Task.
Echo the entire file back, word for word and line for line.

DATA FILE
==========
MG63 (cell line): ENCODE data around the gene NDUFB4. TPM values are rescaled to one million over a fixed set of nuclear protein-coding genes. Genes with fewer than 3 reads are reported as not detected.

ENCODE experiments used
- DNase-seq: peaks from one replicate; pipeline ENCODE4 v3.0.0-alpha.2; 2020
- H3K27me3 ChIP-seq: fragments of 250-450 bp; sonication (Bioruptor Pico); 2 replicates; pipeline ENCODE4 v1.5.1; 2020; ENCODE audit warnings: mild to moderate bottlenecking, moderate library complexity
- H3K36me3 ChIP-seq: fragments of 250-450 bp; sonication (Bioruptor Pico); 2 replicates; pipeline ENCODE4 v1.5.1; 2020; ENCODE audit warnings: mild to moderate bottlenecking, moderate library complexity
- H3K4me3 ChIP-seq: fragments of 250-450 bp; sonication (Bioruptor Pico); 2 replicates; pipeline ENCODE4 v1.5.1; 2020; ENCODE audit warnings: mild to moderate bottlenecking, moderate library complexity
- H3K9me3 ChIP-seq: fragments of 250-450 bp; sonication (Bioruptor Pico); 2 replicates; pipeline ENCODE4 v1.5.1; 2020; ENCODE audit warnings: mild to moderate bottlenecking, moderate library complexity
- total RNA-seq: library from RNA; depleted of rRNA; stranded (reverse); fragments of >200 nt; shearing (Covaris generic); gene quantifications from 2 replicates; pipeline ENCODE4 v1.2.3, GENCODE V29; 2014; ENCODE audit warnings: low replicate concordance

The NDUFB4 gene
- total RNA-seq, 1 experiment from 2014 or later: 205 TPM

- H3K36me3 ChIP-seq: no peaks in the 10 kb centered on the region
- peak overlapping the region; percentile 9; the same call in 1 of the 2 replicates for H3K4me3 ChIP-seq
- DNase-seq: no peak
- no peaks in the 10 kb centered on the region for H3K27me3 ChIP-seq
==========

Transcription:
MG63 (cell line): ENCODE data around the gene NDUFB4. TPM values are rescaled to one million over a fixed set of nuclear protein-coding genes. Genes with fewer than 3 reads are reported as not detected.

ENCODE experiments used
- DNase-seq: peaks from one replicate; pipeline ENCODE4 v3.0.0-alpha.2; 2020
- H3K27me3 ChIP-seq: fragments of 250-450 bp; sonication (Bioruptor Pico); 2 replicates; pipeline ENCODE4 v1.5.1; 2020; ENCODE audit warnings: mild to moderate bottlenecking, moderate library complexity
- H3K36me3 ChIP-seq: fragments of 250-450 bp; sonication (Bioruptor Pico); 2 replicates; pipeline ENCODE4 v1.5.1; 2020; ENCODE audit warnings: mild to moderate bottlenecking, moderate library complexity
- H3K4me3 ChIP-seq: fragments of 250-450 bp; sonication (Bioruptor Pico); 2 replicates; pipeline ENCODE4 v1.5.1; 2020; ENCODE audit warnings: mild to moderate bottlenecking, moderate library complexity
- H3K9me3 ChIP-seq: fragments of 250-450 bp; sonication (Bioruptor Pico); 2 replicates; pipeline ENCODE4 v1.5.1; 2020; ENCODE audit warnings: mild to moderate bottlenecking, moderate library complexity
- total RNA-seq: library from RNA; depleted of rRNA; stranded (reverse); fragments of >200 nt; shearing (Covaris generic); gene quantifications from 2 replicates; pipeline ENCODE4 v1.2.3, GENCODE V29; 2014; ENCODE audit warnings: low replicate concordance

The NDUFB4 gene
- total RNA-seq, 1 experiment from 2014 or later: 205 TPM

- H3K36me3 ChIP-seq: no peaks in the 10 kb centered on the region
- peak overlapping the region; percentile 9; the same call in 1 of the 2 replicates for H3K4me3 ChIP-seq
- DNase-seq: no peak
- no peaks in the 10 kb centered on the region for H3K27me3 ChIP-seq